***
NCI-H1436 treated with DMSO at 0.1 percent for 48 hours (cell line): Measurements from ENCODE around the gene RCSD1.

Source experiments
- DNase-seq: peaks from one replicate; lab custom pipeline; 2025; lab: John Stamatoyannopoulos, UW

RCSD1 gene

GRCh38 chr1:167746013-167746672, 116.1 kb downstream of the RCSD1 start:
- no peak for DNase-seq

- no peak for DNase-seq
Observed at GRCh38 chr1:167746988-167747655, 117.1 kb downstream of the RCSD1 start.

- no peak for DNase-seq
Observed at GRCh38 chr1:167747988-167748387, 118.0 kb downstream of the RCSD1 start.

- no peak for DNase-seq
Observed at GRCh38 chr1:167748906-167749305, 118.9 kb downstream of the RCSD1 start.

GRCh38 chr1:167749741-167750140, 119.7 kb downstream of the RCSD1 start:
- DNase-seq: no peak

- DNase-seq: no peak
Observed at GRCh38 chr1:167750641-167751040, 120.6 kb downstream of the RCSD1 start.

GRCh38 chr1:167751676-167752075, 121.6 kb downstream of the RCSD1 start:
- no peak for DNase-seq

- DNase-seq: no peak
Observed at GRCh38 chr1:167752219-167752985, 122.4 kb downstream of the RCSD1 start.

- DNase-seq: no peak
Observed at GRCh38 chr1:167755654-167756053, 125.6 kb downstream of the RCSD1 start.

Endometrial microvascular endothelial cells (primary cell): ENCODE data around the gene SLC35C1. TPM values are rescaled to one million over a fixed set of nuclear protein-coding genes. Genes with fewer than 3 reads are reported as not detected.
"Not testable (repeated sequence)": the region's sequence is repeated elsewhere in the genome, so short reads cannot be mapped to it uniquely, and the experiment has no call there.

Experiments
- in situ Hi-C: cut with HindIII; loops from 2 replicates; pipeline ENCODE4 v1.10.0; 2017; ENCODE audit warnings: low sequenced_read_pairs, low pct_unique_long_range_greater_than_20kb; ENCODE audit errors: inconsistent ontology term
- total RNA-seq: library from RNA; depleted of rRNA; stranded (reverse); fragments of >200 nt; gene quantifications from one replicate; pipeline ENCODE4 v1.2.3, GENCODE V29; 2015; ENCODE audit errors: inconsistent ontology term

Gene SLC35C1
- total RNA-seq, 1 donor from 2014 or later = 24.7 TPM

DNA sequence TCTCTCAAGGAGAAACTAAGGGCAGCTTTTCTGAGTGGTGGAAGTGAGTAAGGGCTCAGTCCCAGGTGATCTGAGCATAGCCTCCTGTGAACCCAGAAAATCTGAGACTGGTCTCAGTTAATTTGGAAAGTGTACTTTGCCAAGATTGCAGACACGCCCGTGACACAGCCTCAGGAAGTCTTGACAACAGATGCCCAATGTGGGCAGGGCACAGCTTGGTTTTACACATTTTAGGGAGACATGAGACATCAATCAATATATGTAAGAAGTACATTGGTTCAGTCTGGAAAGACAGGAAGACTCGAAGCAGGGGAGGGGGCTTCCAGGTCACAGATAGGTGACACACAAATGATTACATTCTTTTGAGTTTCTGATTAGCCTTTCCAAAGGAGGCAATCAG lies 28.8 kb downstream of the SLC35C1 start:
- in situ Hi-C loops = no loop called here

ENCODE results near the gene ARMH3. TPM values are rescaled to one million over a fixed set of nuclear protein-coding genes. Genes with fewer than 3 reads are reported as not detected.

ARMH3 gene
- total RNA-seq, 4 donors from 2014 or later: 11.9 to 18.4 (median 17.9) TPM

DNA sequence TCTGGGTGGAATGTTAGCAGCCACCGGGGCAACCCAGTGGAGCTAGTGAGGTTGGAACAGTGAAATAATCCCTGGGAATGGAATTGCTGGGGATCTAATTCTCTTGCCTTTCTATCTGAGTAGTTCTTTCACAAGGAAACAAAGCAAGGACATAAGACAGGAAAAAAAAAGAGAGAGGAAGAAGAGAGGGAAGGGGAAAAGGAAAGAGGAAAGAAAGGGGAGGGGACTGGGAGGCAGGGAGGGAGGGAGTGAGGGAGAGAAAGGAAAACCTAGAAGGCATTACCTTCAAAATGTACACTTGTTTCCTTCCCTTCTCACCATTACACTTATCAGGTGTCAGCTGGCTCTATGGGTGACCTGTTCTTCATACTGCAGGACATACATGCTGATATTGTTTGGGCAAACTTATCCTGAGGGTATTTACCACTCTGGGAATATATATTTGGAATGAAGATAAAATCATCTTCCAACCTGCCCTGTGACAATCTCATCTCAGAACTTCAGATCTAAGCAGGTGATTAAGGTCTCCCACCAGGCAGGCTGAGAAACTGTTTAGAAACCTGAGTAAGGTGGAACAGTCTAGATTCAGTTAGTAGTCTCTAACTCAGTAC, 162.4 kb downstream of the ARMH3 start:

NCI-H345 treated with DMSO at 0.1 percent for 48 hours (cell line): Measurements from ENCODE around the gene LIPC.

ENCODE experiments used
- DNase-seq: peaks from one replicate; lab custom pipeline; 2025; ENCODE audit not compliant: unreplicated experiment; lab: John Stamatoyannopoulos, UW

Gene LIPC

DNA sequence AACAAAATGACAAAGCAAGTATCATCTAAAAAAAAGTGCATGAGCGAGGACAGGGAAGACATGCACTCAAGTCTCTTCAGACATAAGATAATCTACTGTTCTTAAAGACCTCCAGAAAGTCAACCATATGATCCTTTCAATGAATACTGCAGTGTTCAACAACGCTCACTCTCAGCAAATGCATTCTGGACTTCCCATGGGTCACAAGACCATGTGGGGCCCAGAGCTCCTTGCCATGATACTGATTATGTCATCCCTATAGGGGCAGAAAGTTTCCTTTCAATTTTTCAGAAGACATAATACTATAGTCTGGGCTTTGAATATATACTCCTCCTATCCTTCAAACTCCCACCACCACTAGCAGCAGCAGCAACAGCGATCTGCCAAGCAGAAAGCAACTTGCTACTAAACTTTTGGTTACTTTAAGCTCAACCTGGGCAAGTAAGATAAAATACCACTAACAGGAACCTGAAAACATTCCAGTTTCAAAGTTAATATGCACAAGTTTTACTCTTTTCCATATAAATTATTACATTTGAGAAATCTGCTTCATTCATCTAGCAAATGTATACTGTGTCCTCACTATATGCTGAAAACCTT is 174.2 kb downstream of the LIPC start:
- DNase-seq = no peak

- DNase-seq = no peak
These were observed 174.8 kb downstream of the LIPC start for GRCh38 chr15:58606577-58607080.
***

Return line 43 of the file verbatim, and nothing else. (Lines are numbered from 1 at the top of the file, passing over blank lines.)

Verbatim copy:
These were observed 174.8 kb downstream of the LIPC start for GRCh38 chr15:58606577-58607080.